“You are all my family. I know that you are human and imperfect. Some are confused, some struggling, some tired, needing a moment’s rest. Tired of the rain and needing the rainbow. I love you all fee-sabeel-illah. Have no fear. Allah is with you and will not abandon you for a single heartbeat. The rainbow is coming, or maybe it’s already here and all you need to do is look up. ” – Wael Abdelgawad
By Amy Estrada
This is Who I Am
I can only come as I am to you, Allah
You’re not the only thing in my heart
But can’t I still give it, full of everything as it is, back to you?
You’re not the only thing on my mind
But can’t I still ask you to help me with my random, sinful thoughts?
I’m not perfect, and You even said You wouldn’t want this
You want those who can be forgiven
And I need forgiveness You see, because
I sometimes am fine with having more than just You in my life
I sometimes am fine with thinking things I shouldn’t
I sometimes am fine with skipping a prayer or two
I sometimes am fine with eating a haraam burger
I sometimes am fine with saying a bad word
This is who I am Allah, a girl who is sometimes fine with sin in my life
But I don’t forget You, everywhere I look I see You
And I’m just tired of being told to be someone else, just to come to You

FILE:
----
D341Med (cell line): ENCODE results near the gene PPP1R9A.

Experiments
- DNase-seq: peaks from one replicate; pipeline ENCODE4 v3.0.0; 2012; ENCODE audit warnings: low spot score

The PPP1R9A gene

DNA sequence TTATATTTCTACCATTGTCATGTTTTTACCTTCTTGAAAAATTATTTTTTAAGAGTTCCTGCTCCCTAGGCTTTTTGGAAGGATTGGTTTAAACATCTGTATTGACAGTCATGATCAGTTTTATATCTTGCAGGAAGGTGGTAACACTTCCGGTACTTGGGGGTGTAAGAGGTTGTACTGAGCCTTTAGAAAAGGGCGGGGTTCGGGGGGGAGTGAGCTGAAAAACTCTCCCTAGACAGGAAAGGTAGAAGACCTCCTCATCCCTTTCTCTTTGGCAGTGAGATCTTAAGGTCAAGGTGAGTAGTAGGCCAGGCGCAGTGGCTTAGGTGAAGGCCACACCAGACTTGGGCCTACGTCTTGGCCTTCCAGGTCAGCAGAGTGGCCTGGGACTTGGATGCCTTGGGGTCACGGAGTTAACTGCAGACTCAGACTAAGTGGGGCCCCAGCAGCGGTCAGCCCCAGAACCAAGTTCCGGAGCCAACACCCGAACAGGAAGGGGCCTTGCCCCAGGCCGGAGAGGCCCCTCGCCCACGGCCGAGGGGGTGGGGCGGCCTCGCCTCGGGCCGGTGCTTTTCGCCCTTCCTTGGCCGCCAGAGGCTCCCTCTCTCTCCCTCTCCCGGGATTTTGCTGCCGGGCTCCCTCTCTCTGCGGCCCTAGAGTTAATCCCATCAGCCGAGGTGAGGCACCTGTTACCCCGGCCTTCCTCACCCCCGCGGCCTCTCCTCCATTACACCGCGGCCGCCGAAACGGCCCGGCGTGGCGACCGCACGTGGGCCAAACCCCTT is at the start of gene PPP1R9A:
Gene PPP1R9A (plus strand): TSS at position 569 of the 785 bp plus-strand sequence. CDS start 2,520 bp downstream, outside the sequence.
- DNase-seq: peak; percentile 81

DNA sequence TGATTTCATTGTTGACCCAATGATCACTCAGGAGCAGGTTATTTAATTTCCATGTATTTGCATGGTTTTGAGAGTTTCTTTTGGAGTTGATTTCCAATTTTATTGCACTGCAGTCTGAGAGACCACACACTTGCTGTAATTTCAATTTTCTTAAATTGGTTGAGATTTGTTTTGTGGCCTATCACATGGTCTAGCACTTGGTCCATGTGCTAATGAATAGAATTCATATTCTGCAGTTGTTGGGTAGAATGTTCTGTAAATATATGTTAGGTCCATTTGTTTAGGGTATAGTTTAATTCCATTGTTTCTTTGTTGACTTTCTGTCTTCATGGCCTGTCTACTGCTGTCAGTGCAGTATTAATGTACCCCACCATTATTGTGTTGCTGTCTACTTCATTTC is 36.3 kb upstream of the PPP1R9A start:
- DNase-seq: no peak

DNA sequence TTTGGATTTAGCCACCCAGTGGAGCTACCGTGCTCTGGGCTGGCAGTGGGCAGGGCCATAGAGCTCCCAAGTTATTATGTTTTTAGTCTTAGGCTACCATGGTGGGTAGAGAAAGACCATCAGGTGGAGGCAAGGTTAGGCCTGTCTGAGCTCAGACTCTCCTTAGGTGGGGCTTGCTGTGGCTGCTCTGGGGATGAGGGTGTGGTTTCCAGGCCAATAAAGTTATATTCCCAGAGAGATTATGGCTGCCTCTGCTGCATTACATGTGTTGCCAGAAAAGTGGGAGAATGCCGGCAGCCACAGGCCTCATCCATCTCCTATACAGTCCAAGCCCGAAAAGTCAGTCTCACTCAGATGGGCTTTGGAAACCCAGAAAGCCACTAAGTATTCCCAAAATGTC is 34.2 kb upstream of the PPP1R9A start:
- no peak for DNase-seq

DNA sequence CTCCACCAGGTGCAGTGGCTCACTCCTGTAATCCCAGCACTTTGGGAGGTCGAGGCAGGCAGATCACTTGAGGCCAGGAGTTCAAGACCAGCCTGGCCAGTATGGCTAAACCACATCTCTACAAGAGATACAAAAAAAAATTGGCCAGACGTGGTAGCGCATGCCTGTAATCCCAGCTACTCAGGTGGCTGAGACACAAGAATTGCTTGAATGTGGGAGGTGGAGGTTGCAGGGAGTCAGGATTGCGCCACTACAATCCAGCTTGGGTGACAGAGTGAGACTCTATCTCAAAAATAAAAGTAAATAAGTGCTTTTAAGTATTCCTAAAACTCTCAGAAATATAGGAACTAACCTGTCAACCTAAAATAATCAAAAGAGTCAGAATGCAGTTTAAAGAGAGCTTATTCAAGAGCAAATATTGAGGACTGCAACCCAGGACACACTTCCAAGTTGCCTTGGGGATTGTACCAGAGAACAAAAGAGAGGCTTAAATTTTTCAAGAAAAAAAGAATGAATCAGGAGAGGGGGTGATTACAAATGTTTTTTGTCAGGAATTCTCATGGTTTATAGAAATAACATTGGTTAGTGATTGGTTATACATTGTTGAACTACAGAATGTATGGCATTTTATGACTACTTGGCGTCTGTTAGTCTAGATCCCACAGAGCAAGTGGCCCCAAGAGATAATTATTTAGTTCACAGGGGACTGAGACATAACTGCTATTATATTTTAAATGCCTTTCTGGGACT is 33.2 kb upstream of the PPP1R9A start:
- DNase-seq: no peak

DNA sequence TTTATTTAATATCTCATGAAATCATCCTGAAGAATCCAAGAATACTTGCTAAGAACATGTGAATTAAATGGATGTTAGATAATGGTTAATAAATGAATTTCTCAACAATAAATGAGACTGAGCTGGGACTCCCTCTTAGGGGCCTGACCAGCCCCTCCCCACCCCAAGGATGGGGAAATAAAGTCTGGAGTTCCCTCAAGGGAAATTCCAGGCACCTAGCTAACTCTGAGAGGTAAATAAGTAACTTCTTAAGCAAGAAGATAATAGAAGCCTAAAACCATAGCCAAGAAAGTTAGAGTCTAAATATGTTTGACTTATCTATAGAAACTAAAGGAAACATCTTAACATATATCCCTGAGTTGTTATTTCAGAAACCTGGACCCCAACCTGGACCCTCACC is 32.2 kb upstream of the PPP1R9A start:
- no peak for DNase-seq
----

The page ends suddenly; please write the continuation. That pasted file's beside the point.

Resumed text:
I am who I am Allah, and while I am making my bad choices
I am also hating that people are being hurt
Whether it’s by me or someone else
I am hating that people are mistreating one another
Whether in the name of Islam or any other cause
Allah I am who I am, and I am someone who loves goodness
I love fairness and compassion
My favorite thing is to see people come into a blessing of any kind
And find their heart’s desire, to see them really find You
So this is who I am Allah, I am a contradiction
I am a lover of Your attributes even while I am rejecting them in my own life
By means of my own actions
I am messed up and hurt and scared, all while hopeful and trusting and strong
I cry that things don’t go my way, and I cry at the story of Muhammad (saws)
I argue for the fun of it, yet sometimes Your words take the fight right out of me
You are ultimate and real and deep and pricelessly complex
And I am whimsical, moody, emotional, nafsy and greedy
And all I want is to be able to come to You and be who I really am
While You make me who I was always meant to be.
Valley in Colusa County, California
By Wael Abdelgawad | IslamicSunrays.com
It would be nice if we all had loving and supportive parents. Some do, Alhamdulillah. To have kind, caring parents is such a great gift.